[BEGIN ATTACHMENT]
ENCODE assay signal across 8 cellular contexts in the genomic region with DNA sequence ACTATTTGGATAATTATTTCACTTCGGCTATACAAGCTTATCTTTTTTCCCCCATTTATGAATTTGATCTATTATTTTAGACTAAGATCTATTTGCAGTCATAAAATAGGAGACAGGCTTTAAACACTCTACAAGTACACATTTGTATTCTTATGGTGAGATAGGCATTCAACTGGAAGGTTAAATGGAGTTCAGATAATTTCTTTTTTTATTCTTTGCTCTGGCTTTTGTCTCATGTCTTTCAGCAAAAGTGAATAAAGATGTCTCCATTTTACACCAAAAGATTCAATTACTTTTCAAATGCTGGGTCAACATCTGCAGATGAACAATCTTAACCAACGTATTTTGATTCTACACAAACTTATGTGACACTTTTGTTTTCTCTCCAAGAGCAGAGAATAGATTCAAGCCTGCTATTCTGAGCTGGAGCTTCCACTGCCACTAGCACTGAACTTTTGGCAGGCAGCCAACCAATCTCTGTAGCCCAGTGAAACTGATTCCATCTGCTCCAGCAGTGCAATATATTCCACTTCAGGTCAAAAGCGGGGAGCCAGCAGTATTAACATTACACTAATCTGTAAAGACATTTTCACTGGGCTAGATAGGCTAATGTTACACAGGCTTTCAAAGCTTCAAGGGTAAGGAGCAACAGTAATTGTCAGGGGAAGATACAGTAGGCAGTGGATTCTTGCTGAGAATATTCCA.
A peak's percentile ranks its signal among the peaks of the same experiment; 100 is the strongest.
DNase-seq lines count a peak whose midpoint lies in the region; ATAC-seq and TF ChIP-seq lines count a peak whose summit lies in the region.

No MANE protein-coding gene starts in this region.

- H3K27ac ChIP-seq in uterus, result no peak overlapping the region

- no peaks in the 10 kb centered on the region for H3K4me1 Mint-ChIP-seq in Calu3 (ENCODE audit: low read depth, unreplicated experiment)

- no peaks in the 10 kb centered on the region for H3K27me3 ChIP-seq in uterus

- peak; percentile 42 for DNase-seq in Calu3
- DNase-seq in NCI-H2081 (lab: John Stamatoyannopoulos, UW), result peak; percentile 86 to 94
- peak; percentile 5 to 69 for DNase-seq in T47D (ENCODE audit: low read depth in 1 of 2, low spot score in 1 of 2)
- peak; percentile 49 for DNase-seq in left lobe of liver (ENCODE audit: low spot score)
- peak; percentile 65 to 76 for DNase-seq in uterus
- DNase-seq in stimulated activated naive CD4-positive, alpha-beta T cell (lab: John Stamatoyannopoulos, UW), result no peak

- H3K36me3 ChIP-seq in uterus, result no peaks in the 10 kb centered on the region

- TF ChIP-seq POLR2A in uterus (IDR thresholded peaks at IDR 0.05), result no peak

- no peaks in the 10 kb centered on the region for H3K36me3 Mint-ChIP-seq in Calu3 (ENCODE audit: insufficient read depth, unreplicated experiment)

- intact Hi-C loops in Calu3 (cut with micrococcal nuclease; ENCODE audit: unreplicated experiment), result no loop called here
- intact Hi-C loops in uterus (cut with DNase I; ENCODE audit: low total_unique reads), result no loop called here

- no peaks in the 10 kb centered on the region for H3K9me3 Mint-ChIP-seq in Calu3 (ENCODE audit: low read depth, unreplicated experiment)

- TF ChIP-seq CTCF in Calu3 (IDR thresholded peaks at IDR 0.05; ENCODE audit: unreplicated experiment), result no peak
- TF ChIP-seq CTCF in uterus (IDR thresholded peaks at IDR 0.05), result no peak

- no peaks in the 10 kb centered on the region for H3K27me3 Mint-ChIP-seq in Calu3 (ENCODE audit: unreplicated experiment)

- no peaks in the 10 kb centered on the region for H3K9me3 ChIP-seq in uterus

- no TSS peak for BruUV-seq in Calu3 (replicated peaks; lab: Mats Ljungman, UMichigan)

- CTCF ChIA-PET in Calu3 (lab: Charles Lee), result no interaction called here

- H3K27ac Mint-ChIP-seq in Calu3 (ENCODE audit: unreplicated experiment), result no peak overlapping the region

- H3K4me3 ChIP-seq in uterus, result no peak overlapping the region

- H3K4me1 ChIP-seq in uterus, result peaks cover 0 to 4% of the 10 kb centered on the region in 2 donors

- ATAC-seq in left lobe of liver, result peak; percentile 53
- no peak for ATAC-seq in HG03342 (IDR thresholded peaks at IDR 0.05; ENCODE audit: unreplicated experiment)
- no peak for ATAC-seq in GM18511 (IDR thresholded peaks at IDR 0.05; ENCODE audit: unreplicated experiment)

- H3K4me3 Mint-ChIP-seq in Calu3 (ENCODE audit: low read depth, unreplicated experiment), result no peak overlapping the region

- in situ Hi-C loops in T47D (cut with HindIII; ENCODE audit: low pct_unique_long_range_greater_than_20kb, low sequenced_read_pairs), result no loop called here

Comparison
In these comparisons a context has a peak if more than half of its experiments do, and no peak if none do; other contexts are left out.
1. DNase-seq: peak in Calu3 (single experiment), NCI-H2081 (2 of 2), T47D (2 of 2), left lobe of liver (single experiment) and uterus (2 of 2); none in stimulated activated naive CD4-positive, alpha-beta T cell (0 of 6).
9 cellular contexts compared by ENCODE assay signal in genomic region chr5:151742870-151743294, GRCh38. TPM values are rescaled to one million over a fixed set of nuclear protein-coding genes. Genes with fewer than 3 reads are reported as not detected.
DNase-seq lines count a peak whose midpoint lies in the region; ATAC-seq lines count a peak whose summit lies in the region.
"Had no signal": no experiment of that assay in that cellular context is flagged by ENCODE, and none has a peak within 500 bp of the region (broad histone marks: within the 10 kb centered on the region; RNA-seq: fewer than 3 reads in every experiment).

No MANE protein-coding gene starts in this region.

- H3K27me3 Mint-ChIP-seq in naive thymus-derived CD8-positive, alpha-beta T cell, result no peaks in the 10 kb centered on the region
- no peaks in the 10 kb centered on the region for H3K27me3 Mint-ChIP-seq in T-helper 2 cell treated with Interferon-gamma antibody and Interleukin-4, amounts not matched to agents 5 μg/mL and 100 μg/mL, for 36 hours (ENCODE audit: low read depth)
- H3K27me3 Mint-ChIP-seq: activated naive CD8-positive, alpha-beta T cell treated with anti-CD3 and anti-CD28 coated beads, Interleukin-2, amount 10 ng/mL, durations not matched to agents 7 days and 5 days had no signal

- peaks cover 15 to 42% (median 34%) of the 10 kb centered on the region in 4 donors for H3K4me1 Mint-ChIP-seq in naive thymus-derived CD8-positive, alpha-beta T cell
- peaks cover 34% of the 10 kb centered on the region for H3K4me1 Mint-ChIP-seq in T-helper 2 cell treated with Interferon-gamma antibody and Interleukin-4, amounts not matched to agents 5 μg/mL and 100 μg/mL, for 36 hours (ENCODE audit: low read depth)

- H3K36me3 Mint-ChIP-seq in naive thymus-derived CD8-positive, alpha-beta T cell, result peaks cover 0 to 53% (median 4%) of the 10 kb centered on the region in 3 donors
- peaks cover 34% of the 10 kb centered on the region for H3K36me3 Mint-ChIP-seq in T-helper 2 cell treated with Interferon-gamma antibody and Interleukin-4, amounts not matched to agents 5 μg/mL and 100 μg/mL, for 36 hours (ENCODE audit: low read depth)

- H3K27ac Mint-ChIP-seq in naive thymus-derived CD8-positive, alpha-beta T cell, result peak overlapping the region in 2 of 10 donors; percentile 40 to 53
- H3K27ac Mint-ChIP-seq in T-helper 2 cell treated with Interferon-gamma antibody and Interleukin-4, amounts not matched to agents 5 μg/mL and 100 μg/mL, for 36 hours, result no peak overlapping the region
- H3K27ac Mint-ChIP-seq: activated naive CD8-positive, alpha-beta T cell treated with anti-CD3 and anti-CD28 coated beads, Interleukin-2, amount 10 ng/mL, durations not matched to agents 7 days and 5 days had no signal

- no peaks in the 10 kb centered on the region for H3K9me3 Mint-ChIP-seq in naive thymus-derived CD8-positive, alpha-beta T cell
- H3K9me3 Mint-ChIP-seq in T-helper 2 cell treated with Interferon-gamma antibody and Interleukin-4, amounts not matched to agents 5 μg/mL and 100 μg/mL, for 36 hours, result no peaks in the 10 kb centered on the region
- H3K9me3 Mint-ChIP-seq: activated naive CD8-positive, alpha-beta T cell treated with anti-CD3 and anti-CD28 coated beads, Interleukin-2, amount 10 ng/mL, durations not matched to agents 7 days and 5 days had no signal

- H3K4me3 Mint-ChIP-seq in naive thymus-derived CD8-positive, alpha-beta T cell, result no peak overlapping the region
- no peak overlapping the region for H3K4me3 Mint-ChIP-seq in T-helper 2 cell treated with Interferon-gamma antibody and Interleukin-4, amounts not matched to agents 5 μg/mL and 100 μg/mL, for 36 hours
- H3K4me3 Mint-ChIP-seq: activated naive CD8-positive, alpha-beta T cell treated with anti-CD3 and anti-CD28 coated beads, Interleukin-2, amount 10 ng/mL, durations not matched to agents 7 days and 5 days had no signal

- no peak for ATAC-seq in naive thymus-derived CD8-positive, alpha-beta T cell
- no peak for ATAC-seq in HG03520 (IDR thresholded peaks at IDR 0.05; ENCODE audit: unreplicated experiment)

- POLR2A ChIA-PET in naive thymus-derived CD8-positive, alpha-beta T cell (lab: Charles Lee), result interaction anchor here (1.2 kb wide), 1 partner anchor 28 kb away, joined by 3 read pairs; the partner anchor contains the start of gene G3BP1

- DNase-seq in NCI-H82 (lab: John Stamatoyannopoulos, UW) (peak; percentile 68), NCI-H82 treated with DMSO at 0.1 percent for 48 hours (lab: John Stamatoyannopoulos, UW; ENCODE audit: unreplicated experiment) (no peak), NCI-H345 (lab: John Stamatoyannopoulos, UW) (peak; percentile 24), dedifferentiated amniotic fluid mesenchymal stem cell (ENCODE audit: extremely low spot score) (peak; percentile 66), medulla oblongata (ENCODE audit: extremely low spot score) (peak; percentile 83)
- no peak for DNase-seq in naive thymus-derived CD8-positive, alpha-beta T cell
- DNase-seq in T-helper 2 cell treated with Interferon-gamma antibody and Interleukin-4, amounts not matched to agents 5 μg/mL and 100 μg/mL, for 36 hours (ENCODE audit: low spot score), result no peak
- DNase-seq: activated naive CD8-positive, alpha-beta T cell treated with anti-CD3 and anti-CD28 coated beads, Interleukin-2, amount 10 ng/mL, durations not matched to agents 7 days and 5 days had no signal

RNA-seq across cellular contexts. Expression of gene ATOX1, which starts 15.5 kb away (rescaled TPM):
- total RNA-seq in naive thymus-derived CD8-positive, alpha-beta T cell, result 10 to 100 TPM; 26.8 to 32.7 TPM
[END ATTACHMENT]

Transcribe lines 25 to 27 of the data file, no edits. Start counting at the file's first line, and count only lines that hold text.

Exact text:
- CTCF ChIA-PET in Calu3 (lab: Charles Lee), result no interaction called here

- H3K27ac Mint-ChIP-seq in Calu3 (ENCODE audit: unreplicated experiment), result no peak overlapping the region

- H3K4me3 ChIP-seq in uterus, result no peak overlapping the region